The Sony Xperia XA Ultra uses a 21.5MP camera with an f/2.2 aperture and a 1/2.4" sensor. It's not the flagship camera used in the X and X Performance, but it comes close.
The camera has hybrid autofocus (contrast + phase detection) and supports object tracking, although this feature doesn't seem to work as good as it does on its X stablemates.
The phone uses mostly the same UI as the other X phones. This means vertical swipes change modes, horizontal swipes flip between front and back cameras.
The models include Superior Auto, Manual (just a name, there's no focus or shutter speed control) and some "camera apps" which range from useful (panorama) to fun (AR). These are downloadable so you can easily add more functionality.
The selfie camera is an 16MP camera with an f/2.0 lens and 1/2.6" sensor. It also has its own flash and optical image stabilization to boot. It's the most impressive selfie camera among the new X series (actually, the most impressive selfie cam Sony has ever made).
The Quick Capture feature from a locked phone option is available - just press the shutter key and the phone will unlock and take a photo. Optionally, it can just unlock and launch the camera or shoot video instead of a photo. This feature isn't quite as fast as it is on the Xperia X, but still quite fast. Note that the camera doesn't always give itself time to focus and adjust exposure properly, so check how the photo turned out as you may have to re-shoot some.
Shot to shot time is better than on the 5" XA. Only the HDR mode was slow, but frustratingly so. The UI becomes unresponsive while the HDR shot is processed in the background. You can tap away on the shutter key and nothing happens until the processing is done and at that point the phone immediately takes another photo and becomes unresponsive again.
We were impressed by the quality of the main camera. The 21.5MP sensor captures rich detail, while noise is kept low. Photos are sharp even when viewed at 100%, though complex detail like foliage is softer due to noise reduction.
We focused on three modes - Superior Auto, Manual and Manual + HDR. Superior Auto detects the type of scene you're shooting and makes the appropriate settings. Manual works without this automation, it doesn't actually have manual controls like the Pro mode on other cameras.
We found that Superior Auto leans towards a warm white balance, which sometimes is a very visible yellow tint. Manual mode photos have more accurate colors and often a different gamma curve - they have higher contrast, which we prefer.
Superior Auto on Sony cameras can enable HDR (you can't do it manually in this mode), but on the Xperia XA Ultra didn't do it often. When we enabled HDR ourselves in Manual mode, we often got better results.
The dynamic range of the XA Ultra is already pretty good but with HDR you can get solid photos even in difficult lighting situations.
Note that HDR mode requires some post processing, which slows down shot to shot time considerably and the UI feels unresponsive. Sometimes we would tap several times thinking the first tap didn't register, only to have the camera snap several photos in succession afterwards.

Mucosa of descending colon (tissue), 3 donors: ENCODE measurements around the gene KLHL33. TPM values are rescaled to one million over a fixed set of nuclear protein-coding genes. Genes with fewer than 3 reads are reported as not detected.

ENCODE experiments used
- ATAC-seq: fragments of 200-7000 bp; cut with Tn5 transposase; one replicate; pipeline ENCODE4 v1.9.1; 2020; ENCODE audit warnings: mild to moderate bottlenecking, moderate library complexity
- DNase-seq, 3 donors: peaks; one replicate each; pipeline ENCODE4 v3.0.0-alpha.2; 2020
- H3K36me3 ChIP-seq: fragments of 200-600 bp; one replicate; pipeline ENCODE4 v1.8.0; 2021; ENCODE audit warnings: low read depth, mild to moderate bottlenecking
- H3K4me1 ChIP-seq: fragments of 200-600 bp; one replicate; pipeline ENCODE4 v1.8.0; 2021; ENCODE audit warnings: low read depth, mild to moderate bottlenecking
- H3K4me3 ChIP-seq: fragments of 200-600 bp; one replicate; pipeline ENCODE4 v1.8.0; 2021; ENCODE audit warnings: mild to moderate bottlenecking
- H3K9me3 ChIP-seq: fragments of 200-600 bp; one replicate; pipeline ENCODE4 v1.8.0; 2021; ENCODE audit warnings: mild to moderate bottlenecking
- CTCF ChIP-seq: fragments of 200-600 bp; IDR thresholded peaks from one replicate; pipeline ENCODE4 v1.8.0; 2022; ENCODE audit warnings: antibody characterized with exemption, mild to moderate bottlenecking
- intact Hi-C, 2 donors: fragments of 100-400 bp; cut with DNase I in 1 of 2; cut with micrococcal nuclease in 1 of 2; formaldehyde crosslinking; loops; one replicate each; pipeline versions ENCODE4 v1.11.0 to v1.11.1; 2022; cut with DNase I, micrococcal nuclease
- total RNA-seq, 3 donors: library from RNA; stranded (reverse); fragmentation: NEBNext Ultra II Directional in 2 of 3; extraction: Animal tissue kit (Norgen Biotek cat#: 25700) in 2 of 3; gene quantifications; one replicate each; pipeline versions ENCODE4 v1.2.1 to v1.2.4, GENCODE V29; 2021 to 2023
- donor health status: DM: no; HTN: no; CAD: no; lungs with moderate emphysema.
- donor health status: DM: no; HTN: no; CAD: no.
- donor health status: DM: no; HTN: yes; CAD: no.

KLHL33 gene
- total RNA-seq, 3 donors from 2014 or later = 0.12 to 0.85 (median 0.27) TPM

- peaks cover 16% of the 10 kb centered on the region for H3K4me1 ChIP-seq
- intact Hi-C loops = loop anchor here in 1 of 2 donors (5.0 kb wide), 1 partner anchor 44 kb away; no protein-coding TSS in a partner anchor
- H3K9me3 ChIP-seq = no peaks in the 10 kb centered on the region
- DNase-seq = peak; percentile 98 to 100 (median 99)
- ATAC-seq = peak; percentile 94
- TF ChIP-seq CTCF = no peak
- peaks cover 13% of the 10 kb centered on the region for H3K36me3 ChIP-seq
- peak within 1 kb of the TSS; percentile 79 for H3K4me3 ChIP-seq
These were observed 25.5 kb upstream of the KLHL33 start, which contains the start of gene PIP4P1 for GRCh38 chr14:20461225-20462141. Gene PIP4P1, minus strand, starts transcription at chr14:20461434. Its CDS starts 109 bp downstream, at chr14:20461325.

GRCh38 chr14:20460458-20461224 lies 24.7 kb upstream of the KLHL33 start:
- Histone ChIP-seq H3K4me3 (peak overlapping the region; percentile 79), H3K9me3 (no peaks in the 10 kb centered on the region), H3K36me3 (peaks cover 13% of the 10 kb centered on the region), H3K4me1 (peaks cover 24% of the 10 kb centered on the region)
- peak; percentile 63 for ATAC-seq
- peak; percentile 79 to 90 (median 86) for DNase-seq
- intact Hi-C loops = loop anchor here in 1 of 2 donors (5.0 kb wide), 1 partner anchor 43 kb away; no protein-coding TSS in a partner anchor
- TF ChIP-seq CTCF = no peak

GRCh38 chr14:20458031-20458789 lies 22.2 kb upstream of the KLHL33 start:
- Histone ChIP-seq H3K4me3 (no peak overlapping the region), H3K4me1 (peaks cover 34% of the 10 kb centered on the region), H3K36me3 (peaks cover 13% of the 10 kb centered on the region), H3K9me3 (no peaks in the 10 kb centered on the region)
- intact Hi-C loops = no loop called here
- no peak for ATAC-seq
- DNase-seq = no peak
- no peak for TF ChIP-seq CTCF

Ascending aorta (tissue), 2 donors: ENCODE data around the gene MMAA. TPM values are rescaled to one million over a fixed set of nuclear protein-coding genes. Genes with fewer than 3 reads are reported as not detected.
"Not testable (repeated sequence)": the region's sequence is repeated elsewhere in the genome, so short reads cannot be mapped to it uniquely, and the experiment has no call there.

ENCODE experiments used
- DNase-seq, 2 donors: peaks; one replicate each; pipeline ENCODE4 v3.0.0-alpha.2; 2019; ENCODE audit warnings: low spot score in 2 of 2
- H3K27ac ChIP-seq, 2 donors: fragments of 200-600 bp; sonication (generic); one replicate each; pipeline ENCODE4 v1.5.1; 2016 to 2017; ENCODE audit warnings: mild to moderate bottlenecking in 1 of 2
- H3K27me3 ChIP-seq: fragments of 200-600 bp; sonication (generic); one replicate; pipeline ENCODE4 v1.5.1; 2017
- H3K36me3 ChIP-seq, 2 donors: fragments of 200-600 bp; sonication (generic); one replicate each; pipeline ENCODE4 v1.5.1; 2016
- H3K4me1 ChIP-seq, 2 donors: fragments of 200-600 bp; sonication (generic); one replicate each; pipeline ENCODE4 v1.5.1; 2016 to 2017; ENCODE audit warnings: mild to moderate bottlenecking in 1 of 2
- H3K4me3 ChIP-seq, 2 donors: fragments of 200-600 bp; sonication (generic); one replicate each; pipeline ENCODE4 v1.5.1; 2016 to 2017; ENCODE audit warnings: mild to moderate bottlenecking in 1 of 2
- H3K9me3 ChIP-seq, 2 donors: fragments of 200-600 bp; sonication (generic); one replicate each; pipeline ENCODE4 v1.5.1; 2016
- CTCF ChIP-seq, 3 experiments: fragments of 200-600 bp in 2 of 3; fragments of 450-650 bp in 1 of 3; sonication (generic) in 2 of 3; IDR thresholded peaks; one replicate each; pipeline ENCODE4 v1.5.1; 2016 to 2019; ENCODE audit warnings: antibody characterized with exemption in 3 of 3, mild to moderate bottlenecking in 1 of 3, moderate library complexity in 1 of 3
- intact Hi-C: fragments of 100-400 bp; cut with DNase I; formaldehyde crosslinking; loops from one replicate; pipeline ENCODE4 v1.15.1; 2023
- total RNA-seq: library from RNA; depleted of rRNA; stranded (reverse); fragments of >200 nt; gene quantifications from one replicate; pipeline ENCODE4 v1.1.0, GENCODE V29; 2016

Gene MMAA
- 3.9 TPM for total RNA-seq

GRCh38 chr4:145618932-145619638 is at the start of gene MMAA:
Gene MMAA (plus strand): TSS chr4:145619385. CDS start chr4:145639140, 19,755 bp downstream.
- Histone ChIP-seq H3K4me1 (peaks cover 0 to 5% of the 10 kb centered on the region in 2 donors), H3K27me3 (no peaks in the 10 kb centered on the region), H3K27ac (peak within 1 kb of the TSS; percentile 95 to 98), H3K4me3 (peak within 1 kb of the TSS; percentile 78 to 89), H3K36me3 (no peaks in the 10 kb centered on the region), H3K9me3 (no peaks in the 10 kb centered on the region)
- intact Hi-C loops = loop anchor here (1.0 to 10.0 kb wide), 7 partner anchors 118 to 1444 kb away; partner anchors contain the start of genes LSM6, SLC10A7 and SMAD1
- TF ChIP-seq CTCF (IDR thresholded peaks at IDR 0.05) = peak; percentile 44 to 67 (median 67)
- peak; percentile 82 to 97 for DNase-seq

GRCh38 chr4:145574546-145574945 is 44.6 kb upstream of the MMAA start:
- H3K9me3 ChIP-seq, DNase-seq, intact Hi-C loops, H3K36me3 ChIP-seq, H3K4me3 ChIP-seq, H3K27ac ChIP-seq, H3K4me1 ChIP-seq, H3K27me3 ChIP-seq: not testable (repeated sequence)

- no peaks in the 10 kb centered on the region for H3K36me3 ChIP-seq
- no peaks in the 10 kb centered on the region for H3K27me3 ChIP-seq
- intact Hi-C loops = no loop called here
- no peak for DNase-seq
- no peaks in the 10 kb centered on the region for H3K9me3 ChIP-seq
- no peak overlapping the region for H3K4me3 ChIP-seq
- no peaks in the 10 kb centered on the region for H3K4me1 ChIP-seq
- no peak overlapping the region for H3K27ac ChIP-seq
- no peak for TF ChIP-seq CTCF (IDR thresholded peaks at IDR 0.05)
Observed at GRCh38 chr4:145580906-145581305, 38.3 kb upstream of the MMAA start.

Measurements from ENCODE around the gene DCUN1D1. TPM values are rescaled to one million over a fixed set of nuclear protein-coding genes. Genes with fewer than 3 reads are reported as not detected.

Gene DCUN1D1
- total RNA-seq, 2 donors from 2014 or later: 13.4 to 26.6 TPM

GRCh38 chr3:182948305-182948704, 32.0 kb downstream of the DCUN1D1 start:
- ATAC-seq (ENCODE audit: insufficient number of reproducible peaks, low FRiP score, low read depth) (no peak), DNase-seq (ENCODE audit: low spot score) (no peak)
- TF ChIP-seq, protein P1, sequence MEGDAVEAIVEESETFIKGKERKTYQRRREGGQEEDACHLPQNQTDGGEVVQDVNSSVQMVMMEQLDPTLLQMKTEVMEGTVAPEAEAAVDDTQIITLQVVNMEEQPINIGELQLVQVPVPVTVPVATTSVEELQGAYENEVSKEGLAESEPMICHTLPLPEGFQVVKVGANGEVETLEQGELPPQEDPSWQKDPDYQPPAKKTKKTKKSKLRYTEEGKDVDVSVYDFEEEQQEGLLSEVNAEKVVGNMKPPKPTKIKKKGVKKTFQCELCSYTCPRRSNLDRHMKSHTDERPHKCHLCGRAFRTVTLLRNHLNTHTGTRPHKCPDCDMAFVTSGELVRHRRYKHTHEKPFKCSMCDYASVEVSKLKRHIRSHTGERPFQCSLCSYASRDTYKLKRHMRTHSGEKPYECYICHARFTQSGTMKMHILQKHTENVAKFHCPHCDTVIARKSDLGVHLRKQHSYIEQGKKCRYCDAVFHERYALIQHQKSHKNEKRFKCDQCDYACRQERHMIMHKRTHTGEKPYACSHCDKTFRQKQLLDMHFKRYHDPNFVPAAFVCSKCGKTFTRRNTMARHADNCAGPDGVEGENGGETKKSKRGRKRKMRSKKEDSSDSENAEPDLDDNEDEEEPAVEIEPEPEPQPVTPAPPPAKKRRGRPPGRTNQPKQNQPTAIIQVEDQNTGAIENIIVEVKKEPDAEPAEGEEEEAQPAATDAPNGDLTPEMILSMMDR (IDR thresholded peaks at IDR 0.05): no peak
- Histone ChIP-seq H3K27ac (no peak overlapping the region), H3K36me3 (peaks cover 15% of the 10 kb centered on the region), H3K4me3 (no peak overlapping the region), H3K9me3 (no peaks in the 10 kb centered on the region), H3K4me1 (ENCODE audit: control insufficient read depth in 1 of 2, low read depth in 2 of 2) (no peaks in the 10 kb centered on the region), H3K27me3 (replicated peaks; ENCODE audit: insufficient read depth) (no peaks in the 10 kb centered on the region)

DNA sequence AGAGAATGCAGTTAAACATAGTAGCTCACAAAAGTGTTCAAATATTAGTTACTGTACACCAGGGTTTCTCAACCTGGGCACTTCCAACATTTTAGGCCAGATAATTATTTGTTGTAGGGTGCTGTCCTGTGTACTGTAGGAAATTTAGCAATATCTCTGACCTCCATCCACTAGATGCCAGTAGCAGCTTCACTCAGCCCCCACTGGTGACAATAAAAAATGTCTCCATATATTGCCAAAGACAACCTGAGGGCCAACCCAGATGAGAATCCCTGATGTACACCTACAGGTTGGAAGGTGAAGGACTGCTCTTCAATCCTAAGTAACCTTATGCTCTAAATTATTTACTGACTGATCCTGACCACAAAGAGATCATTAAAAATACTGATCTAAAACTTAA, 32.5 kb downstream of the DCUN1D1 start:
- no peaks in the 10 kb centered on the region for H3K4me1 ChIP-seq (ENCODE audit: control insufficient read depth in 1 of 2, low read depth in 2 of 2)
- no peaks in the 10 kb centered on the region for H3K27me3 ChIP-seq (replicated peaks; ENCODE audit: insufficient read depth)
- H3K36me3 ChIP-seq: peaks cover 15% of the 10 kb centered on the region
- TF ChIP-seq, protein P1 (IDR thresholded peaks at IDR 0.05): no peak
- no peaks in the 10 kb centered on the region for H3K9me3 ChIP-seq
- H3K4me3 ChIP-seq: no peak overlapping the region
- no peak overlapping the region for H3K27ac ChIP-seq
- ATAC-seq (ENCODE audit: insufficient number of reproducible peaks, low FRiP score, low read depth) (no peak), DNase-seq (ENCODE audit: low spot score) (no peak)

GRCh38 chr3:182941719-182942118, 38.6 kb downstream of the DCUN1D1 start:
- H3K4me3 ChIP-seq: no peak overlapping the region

Low-light shooting is not ideal, you may want to take several snaps for safety (some of ours came out blurry). Noise is high and detail is low, but overall this is a decent performance from the mid-ranger.
The Panorama mode shoots images 1080px in height. The resolution isn't great and the stitching has issues, vertical strips of repeated pixels.
Most phones in the Xperia XA Ultra class have 13MP-16MP cameras, so the Sony has a leg up.
The selfie camera on the Sony Xperia XA Ultra is as advanced and fully featured as the main camera on most mid-rangers and it shows. The image quality is quite impressive, more so compared to other selfie cams out there.
Selfies capture minute detail and have very little noise. Colors are accurate, if a bit too saturated. The dynamic range is good and becomes great when you enable HDR mode.
We took a few selfies after sundown and tried out the different flash modes. Here is Superior auto with flash set to auto and then set to fill light. The images may seem out of focus, but they are just very soft - the selfie cam struggles at night, even with the flash.
The Sony Xperia XA Ultra selfie camera is impressive enough that we've added it to the Photo and Video quality comparison tools. Note that we're comparing it against the main cameras of other mid-rangers and not their selfie cameras, which are much less impressive. The low-light performance is much better here, shot at dusk-like light and without flash.
We shot a short video while walking to test out the OIS and the selfie camera in general. The stabilization does a solid job, but the camera sometimes loses focus (even if it started out okay). Audio has good quality, even with plenty of ambient noise.
The selfie camera on the Xperia XA Ultra shows a strong fisheye effect. The still camera fixes it in post-processing, but the video camera doesn't.
You can see it clearly in the Video quality comparison tool.
The video camera can record 1080p videos at 30fps from both cameras. HDR video mode is available from both too.
Whichever camera you're using, videos are recorded at 17Mbps bitrate with stereo audio (128Kbps, 48kHz).
The videos are sharp and have very good dynamic range and no noise. The color balance is again a bit off (warm white balance and oversaturated colors). The focus is stable, there is no focus hunting.
Audio quality is good, the XA Ultra even managed to filter out much of the wind noise.
You can download a short sample if you want to view it without the YouTube compression.